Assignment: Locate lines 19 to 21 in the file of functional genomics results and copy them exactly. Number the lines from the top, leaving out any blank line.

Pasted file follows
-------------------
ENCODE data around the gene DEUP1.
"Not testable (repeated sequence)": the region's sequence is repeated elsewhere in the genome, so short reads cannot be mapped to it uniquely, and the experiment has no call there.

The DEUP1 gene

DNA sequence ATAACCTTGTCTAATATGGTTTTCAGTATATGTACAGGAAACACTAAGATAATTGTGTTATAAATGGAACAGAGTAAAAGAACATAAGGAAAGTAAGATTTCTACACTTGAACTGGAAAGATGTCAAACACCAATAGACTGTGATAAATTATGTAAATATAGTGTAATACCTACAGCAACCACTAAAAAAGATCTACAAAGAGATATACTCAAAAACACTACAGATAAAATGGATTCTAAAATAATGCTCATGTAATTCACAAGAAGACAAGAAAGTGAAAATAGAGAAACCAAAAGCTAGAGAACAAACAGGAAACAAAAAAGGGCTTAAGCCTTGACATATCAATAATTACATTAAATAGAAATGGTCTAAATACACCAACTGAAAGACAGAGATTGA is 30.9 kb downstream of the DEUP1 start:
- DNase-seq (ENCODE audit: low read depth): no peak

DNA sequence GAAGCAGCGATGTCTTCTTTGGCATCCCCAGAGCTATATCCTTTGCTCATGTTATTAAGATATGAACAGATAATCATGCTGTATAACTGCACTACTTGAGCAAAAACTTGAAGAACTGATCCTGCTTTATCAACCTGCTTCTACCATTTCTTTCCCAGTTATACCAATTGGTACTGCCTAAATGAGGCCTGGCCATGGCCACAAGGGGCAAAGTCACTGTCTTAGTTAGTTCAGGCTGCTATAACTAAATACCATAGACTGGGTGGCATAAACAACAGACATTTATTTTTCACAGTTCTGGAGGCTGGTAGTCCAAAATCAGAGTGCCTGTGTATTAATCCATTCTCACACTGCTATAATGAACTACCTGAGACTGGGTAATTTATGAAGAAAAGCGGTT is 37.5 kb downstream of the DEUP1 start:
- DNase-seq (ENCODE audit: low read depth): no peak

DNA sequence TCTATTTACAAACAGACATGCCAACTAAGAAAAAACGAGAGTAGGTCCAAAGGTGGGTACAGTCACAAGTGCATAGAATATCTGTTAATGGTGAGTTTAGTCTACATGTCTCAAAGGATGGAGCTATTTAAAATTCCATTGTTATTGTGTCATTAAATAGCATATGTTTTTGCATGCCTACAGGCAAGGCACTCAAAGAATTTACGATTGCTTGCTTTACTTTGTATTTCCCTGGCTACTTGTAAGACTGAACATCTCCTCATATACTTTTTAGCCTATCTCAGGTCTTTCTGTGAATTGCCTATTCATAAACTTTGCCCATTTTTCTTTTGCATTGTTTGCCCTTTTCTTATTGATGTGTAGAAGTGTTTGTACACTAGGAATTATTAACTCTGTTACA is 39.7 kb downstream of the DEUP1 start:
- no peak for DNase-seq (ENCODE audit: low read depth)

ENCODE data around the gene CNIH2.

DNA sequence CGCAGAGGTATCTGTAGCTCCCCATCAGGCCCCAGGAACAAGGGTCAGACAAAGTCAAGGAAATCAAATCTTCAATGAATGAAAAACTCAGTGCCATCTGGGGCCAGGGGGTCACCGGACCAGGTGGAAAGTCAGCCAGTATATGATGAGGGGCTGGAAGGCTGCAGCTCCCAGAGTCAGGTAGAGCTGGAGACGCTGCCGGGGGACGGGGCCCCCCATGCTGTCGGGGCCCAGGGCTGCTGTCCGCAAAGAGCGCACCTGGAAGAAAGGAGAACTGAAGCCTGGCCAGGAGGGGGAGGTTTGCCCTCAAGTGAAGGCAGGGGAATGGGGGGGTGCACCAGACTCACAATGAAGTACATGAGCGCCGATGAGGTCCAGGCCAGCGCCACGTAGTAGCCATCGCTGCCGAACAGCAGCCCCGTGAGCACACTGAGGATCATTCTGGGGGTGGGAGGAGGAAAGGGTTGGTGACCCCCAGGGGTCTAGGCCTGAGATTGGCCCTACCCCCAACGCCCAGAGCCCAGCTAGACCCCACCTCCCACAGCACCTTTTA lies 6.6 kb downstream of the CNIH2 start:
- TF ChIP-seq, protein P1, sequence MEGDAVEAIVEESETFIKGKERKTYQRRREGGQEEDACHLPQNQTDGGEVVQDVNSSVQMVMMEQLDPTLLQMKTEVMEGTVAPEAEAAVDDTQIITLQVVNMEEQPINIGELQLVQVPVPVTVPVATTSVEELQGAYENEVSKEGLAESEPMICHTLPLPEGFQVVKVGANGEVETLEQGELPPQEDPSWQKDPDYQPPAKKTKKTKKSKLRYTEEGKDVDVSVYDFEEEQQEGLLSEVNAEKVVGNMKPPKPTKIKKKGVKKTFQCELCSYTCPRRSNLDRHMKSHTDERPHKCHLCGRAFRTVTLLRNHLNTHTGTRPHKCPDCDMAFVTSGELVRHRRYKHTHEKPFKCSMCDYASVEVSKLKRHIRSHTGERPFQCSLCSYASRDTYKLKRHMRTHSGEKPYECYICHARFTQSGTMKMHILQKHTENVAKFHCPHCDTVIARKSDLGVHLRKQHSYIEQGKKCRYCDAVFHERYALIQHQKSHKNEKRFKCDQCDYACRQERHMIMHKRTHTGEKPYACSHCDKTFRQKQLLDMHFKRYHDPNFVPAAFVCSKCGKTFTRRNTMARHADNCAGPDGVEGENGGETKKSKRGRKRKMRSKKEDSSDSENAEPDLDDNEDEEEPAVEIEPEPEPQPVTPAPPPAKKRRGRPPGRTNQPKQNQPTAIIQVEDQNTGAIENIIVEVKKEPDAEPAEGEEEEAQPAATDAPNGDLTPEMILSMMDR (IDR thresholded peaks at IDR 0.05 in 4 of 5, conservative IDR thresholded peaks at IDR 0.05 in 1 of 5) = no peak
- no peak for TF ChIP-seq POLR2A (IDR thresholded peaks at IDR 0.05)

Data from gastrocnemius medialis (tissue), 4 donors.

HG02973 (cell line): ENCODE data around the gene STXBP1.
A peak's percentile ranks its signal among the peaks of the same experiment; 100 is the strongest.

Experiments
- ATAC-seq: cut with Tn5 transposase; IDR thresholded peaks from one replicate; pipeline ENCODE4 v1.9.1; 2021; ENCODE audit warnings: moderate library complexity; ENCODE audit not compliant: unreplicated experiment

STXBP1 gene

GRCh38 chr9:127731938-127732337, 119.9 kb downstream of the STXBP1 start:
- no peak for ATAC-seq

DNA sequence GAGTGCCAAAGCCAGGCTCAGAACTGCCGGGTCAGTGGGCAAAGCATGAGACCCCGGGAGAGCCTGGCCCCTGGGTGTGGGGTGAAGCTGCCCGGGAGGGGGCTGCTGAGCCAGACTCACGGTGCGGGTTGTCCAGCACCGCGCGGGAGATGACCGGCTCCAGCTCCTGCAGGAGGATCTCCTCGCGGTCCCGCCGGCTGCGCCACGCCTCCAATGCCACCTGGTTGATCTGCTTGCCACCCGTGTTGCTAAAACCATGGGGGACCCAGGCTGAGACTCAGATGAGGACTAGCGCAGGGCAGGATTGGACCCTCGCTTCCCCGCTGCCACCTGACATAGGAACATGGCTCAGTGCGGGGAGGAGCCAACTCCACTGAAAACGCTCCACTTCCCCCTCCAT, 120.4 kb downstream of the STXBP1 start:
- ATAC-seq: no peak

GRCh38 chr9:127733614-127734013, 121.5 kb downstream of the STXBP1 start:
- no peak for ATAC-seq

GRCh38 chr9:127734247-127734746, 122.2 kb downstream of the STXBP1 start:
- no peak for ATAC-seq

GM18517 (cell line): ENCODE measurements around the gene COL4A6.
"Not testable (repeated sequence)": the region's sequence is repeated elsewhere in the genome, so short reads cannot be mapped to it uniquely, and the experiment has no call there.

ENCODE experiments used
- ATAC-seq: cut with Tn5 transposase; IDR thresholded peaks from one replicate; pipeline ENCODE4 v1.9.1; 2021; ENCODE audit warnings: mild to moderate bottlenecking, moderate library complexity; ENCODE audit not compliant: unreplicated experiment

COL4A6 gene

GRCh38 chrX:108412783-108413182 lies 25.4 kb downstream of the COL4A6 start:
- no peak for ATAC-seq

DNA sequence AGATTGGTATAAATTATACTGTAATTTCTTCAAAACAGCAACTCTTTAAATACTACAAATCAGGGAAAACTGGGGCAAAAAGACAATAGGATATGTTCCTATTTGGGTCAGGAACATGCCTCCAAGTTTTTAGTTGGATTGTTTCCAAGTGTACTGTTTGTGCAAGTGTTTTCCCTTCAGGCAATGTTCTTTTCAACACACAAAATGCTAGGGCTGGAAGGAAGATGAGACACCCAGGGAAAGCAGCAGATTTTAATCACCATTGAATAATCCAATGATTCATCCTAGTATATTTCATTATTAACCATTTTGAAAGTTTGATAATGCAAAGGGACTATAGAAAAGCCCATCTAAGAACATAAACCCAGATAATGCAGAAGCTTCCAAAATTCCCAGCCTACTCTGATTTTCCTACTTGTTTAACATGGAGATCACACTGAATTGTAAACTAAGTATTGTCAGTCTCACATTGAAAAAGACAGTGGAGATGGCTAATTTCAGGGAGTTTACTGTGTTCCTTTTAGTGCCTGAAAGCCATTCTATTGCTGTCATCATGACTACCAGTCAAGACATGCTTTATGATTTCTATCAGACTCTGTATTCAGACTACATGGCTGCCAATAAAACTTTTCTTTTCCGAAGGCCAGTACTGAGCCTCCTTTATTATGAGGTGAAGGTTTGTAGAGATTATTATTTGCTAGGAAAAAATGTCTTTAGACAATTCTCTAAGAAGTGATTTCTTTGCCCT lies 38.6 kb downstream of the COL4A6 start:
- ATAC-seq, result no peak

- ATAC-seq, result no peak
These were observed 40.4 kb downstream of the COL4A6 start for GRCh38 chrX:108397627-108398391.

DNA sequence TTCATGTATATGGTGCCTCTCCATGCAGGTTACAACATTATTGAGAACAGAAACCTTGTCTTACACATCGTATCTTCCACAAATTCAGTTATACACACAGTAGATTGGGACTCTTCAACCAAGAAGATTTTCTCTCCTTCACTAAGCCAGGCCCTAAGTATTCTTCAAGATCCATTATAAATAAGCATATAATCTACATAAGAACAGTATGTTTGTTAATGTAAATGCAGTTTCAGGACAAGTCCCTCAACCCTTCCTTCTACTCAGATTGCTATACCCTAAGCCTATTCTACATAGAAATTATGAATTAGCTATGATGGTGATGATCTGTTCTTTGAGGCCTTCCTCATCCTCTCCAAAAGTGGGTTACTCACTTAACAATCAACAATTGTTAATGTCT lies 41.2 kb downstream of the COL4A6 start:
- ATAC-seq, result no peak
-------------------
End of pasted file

STXBP1 gene

GRCh38 chr9:127731938-127732337, 119.9 kb downstream of the STXBP1 start:
- no peak for ATAC-seq